Engineered, virus-like particles that would latch
onto HIV, exploit its genes, stop it from replicating and then get transmitted
in the same way as HIV are being proposed as a new way of stopping the
Biochemist Leor Weinberger and colleagues at the University of
California, San Diego and UCLA, estimate that what they call `Therapeutic
Interfering Particles` have the potential to reduce HIV prevalence 30-fold over
50 years in the worst epidemics in sub-Saharan Africa, compared with a halving
of prevalence in the most optimistic alternative scenarios of antiretroviral
use or use of a successful vaccine.
findings are published in theMarch
17 issue of PLoS Computational Biology.
are molecular parasites that 'piggyback' on HIV to spread between
individuals," Weinberger said.
are a form of gene therapy, in that they would incorporate into human cells and
use human cells, together with HIV’s genes, in order to reproduce. Other forms
of gene therapy also being explored include CD4 cells that have been
genetically altered in order to eliminate a target protein on the cell surface
that is used by HIV in order to enter the CD4 cell.
the case of TIPs, the engineered particles use the same outer envelope as HIV
but lack the genes for components of this structure and the enzymes needed to
assemble it. They can only replicate, infect additional cells and transmit to
new individuals by stealing these elements from HIV. Until the host cell is
infected with HIV, TIPs remain dormant.
the cell is infected the TIP is activated, and it begins to replicate. Because
the TIP genome is shorter than the HIV genome, it would replicate faster and
would be able to hijack any HIV capsid or envelope products generated within an
infected cell in order to spread to other cells. (The capsid is a conical
structure that packages other HIV genes inside the envelope).
TIPs, once produced, could be passed onto another person by the same
transmission routes as HIV. However, once they had infected another person, the
TIPs would lie dormant and could not replicate further – or be passed on to
others – unless that person was exposed to HIV and subsequently began producing
the primary mechanism by which TIPs would limit the growth of the epidemic is
by limiting viral load, rather than acting as a form of freely transmissible
vaccine. Indeed, say the researchers, TIPs can also be considered as an adjunct
their effectiveness in limiting viral load would be much greater than treatment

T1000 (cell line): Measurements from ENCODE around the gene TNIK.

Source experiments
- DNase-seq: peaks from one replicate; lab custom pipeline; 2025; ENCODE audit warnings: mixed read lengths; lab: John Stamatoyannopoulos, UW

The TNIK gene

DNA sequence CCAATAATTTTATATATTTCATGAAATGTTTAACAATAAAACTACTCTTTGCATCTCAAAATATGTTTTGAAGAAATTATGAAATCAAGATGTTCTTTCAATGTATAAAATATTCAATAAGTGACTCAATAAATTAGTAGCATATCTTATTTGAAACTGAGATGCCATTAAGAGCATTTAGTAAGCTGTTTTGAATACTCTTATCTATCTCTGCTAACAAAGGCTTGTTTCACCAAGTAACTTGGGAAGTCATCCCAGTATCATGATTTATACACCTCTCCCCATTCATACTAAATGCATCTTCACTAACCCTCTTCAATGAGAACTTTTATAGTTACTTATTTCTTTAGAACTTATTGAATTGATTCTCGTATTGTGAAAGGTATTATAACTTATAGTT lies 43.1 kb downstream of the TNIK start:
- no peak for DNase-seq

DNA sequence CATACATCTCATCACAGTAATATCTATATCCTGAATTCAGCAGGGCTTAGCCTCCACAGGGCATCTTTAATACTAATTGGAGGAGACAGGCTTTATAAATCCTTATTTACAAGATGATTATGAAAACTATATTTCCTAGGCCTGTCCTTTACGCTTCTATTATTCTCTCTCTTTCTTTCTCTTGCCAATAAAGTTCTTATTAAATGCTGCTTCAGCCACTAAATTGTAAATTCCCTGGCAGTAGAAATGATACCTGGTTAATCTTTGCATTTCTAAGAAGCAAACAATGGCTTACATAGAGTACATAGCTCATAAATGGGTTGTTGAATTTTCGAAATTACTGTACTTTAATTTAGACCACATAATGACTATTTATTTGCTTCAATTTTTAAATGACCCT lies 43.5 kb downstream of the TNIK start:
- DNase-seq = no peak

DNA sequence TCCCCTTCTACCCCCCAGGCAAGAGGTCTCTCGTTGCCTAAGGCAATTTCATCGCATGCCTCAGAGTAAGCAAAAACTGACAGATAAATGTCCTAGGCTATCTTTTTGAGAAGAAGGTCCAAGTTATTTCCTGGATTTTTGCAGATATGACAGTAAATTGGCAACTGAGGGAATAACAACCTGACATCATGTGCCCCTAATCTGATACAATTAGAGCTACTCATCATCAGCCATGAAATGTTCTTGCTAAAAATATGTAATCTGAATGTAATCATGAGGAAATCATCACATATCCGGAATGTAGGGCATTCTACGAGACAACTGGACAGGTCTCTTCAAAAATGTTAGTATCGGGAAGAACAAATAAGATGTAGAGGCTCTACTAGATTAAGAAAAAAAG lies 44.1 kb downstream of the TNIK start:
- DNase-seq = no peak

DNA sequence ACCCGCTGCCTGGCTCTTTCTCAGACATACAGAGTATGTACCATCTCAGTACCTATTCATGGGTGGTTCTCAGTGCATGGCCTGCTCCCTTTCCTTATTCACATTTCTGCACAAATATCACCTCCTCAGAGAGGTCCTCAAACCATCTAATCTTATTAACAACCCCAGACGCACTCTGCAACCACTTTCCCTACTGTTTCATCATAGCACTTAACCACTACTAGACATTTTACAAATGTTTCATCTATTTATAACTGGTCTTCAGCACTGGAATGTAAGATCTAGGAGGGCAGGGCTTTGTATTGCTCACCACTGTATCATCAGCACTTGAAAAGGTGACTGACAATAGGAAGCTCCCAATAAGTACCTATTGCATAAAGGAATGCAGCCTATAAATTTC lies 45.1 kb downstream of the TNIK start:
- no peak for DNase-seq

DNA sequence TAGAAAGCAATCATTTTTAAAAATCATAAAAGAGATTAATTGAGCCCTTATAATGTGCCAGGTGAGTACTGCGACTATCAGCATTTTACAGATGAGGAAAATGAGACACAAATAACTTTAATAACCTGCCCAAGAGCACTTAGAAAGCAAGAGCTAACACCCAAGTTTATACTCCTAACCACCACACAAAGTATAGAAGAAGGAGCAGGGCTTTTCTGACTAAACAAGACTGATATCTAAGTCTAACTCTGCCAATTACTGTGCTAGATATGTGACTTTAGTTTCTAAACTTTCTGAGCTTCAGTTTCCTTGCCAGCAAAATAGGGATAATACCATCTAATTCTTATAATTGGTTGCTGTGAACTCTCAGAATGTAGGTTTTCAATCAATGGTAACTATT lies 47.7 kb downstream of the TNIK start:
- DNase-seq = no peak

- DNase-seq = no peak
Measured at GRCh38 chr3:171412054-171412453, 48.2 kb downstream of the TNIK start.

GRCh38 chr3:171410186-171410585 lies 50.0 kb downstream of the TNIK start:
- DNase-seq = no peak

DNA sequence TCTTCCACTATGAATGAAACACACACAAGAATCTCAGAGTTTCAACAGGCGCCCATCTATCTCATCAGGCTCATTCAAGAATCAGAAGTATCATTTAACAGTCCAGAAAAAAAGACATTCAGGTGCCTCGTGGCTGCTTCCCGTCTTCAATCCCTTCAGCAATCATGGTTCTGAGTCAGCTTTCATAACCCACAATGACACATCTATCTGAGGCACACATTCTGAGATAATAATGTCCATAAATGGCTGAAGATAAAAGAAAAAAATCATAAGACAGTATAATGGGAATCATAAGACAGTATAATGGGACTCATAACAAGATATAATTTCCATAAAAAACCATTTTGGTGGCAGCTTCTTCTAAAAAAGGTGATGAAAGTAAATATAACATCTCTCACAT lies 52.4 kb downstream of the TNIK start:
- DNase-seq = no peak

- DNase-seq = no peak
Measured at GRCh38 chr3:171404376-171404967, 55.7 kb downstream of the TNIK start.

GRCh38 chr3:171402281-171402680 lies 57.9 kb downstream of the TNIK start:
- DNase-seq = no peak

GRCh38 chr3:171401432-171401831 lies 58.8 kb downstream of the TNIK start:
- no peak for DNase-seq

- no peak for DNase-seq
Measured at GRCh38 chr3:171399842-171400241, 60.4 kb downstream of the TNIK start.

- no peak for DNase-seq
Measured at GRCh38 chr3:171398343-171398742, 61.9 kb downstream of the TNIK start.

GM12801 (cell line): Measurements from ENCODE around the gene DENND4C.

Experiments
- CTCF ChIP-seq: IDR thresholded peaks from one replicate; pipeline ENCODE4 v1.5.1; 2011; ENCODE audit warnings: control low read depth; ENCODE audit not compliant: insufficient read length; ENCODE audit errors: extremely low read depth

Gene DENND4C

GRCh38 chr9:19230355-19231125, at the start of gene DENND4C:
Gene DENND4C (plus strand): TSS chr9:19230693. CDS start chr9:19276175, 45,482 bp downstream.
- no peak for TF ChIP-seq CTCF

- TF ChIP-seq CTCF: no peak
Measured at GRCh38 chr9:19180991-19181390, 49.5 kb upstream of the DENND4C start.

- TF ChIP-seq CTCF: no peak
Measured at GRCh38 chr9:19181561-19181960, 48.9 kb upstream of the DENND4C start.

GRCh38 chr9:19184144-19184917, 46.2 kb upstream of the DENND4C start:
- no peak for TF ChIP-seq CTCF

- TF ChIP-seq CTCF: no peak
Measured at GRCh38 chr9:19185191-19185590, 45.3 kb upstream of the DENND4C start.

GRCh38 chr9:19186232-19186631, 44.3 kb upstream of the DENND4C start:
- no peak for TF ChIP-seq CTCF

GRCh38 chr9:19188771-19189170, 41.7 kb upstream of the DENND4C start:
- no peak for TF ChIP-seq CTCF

at a population level because only one injection – or one infection – would be
needed to introduce the antiretroviral effect of the TIP.
contrast conventional antiretroviral treatment must be taken every day, must be
delivered through a functional health system, and must be funded consistently.
In all these respects African countries are likely to continue to face huge
challenges in using treatment as a means of bringing down the number of new
of the major challenges for `treatment as prevention` approaches will be how to
reach those who are hardest to reach with treatment before they infect others,
and how to reach people soon after infection when they are most likely to pass
on the virus.
both respects, say the authors, TIPs would prove superior.
transmissible nature means that they would follow sexual and drug-injecting
networks rather than relying on the intervention of the health system to reach
all those at risk of infection. In addition they would not require regular mass
testing in order to identify people with HIV: the virus will trigger the TIP to
start replicating, and the particle will do the rest.
because the TIP would respond immediately after infection, this approach ought
to limit viral load during the early weeks after infection, even if infection
is not prevented entirely. This would minimise the risk of passing on HIV
during the time of peak infectiousness.
wouldn't replace other therapies, Weinberger said, "In part, we are
arguing that TIPs could be used in conjunction with current antiretroviral drug
therapy or vaccine campaigns, and could enhance the efficacy of these campaigns
at the population level."
the time being the research group’s findings are based on a mathematical model,
and the only evidence that the idea might work comes from animal studies that
show that a lentiviral vector similar to a TIP is taken up by HIV and
subsequently inhibits HIV replication.
acknowledges that an infectious treatment raises ethical concerns and is
working with bioethicists to explore the unique issues associated with any use
of TIPs in more detail.
researchers say that any research into the human use of this potential
technology will have to proceed cautiously, both to examine the genetic safety
of a lentiviral vector that can insert itself into human cells, and also to test
how the TIP would evolve, whether it would be cleared by `carriers` and whether
the TIP might have unexpected interactions with the human immune system.
particular, animal studies will need to test whether TIPs might paradoxically
drive up HIV replication, or cause mutations in human cells.
This work was funded by a grant from the Bill and Melinda Gates Foundation and
an NIH Director's Innovators Award to Leor Weinberger.